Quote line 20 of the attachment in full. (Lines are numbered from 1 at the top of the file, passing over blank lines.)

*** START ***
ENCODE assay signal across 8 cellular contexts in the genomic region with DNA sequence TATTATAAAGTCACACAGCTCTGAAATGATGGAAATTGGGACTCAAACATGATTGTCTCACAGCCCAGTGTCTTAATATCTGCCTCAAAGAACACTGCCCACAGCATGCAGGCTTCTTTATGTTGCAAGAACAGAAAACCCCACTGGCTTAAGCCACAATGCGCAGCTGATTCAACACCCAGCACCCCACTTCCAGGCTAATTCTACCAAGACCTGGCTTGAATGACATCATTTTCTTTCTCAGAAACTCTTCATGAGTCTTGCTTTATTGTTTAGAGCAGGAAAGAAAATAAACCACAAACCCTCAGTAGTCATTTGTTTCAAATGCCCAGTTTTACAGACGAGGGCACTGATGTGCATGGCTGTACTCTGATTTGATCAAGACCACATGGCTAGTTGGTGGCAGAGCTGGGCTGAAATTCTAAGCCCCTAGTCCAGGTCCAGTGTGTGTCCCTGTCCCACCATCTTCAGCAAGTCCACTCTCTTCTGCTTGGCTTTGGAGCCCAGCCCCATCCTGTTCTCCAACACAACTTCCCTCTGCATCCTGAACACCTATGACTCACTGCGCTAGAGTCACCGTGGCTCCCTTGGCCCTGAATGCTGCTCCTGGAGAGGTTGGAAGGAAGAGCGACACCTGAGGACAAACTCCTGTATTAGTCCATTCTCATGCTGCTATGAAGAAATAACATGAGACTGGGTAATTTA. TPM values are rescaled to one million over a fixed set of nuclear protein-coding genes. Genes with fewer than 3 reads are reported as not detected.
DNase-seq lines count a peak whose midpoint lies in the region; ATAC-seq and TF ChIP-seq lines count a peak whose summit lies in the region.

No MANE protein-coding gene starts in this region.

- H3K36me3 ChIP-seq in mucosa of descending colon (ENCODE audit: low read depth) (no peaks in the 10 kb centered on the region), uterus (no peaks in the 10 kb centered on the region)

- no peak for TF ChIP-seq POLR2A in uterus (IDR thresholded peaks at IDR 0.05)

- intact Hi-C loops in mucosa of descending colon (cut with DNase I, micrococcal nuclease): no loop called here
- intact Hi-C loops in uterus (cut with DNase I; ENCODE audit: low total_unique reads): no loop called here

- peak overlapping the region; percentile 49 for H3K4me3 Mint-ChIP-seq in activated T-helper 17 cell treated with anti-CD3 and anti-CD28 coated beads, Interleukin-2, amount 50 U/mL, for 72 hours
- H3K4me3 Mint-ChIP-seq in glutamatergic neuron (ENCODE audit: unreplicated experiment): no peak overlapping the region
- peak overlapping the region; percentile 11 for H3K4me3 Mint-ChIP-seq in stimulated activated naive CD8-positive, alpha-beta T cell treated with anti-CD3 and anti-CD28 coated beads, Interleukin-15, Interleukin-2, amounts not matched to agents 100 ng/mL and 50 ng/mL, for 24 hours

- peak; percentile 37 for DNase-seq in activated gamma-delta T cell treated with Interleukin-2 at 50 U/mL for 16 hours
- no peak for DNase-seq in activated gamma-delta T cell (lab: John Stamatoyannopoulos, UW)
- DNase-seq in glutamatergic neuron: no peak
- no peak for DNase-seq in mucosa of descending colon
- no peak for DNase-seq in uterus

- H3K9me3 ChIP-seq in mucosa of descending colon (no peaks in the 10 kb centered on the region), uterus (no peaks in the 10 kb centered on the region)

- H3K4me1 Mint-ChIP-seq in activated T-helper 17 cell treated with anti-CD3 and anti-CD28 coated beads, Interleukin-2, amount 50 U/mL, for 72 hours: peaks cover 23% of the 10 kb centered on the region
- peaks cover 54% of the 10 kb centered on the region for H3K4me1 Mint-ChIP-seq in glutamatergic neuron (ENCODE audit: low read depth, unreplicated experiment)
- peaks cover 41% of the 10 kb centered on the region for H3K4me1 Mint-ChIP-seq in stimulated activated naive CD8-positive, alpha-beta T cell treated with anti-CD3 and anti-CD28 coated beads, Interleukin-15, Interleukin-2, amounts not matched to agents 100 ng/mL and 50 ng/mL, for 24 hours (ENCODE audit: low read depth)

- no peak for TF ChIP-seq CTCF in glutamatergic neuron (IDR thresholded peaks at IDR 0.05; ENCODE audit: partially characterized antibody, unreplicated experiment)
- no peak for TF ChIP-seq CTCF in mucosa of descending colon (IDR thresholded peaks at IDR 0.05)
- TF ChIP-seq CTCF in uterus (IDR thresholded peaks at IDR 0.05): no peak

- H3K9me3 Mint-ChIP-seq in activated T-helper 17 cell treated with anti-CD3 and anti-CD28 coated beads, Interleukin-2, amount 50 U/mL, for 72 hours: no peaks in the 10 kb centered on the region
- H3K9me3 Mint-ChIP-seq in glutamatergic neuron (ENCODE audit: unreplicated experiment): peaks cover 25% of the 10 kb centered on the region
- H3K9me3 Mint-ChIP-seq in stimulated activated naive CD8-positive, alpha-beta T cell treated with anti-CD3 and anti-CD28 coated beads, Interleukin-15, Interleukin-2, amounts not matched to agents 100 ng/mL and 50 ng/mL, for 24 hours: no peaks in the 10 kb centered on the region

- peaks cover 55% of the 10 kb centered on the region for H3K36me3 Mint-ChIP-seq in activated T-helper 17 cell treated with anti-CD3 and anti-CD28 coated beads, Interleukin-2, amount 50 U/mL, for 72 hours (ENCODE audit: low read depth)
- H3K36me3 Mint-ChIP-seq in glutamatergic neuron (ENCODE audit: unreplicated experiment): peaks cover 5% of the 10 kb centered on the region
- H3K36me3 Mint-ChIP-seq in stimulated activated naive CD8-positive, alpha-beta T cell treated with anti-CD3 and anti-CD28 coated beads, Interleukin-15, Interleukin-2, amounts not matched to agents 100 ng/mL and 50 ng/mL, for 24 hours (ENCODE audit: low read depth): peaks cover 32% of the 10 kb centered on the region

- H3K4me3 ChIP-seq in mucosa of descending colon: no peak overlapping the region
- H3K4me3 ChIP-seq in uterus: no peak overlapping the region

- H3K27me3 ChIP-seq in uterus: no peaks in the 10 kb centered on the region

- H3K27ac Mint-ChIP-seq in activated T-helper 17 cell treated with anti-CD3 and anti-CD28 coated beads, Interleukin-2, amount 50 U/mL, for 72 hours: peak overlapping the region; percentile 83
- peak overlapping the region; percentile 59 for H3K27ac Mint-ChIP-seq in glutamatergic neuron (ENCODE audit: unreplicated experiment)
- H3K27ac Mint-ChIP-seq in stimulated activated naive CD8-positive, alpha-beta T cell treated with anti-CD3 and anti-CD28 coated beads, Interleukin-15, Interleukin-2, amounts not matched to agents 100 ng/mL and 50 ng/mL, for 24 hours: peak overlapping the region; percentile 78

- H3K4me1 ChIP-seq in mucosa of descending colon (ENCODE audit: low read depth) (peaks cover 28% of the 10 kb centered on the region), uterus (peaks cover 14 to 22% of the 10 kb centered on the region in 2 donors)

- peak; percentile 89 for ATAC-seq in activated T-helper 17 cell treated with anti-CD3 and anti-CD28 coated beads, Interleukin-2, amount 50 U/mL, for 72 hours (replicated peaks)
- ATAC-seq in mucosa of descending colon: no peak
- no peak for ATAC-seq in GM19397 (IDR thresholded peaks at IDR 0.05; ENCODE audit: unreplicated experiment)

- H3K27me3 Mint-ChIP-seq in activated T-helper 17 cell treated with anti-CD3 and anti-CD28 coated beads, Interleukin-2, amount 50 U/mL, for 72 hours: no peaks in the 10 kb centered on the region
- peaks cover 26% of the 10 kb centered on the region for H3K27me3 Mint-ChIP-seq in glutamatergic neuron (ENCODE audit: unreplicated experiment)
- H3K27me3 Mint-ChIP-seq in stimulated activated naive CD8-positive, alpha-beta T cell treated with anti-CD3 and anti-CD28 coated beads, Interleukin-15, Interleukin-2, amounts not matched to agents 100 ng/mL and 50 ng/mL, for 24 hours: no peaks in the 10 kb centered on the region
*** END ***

- no peak for TF ChIP-seq CTCF in glutamatergic neuron (IDR thresholded peaks at IDR 0.05; ENCODE audit: partially characterized antibody, unreplicated experiment)